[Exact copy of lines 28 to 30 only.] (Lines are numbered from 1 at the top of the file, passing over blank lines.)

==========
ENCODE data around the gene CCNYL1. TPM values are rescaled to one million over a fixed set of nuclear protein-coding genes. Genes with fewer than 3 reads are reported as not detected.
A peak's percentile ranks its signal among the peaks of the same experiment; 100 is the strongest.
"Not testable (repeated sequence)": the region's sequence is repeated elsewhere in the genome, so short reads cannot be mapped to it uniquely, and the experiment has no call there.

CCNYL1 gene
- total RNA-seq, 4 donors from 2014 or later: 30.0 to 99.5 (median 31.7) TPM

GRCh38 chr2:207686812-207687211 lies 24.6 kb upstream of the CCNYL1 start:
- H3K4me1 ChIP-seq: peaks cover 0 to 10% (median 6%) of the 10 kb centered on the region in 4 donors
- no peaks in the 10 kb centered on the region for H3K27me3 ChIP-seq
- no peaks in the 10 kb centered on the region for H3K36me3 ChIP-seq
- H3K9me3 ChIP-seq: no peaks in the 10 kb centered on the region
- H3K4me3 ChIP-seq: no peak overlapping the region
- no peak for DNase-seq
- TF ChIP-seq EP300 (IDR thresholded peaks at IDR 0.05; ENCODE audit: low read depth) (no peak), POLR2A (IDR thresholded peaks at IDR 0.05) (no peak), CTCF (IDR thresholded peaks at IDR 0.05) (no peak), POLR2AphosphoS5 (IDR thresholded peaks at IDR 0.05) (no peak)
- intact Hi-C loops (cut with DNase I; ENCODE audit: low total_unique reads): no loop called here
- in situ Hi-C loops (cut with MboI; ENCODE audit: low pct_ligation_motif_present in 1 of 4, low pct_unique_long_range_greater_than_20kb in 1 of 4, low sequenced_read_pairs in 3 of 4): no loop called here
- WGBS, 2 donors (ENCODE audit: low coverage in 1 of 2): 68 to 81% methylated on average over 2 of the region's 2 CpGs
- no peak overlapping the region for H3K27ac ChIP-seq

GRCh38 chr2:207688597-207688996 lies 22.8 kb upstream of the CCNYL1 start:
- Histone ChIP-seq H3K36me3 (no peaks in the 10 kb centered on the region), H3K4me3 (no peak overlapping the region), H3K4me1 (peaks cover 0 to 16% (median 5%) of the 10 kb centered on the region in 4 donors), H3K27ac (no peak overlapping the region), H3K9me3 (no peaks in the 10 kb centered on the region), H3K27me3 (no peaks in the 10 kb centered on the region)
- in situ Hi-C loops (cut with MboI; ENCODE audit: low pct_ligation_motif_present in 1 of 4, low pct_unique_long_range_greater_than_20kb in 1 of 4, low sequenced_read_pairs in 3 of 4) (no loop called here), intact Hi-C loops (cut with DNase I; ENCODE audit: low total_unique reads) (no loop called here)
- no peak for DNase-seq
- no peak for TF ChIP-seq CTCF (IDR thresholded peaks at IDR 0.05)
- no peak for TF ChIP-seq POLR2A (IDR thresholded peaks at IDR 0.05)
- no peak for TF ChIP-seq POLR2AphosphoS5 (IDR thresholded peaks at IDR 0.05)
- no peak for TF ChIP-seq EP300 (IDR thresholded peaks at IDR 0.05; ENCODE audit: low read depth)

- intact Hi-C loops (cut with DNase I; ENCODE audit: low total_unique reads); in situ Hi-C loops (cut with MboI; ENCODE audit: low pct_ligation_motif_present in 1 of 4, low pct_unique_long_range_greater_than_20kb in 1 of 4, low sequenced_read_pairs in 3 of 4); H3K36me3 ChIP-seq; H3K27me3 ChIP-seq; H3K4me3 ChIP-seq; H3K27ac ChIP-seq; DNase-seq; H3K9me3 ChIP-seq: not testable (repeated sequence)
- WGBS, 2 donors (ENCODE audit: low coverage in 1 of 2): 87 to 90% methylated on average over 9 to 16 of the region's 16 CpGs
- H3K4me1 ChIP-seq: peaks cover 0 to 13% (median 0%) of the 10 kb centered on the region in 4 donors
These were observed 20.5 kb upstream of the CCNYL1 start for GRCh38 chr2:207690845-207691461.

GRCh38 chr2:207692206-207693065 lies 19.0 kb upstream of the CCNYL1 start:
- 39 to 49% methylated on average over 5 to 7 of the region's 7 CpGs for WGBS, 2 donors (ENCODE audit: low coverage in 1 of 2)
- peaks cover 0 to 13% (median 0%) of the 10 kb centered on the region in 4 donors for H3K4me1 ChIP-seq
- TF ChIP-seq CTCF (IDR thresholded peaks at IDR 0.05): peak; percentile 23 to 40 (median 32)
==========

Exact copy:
- H3K4me1 ChIP-seq: peaks cover 0 to 13% (median 0%) of the 10 kb centered on the region in 4 donors
These were observed 20.5 kb upstream of the CCNYL1 start for GRCh38 chr2:207690845-207691461.

GRCh38 chr2:207692206-207693065 lies 19.0 kb upstream of the CCNYL1 start: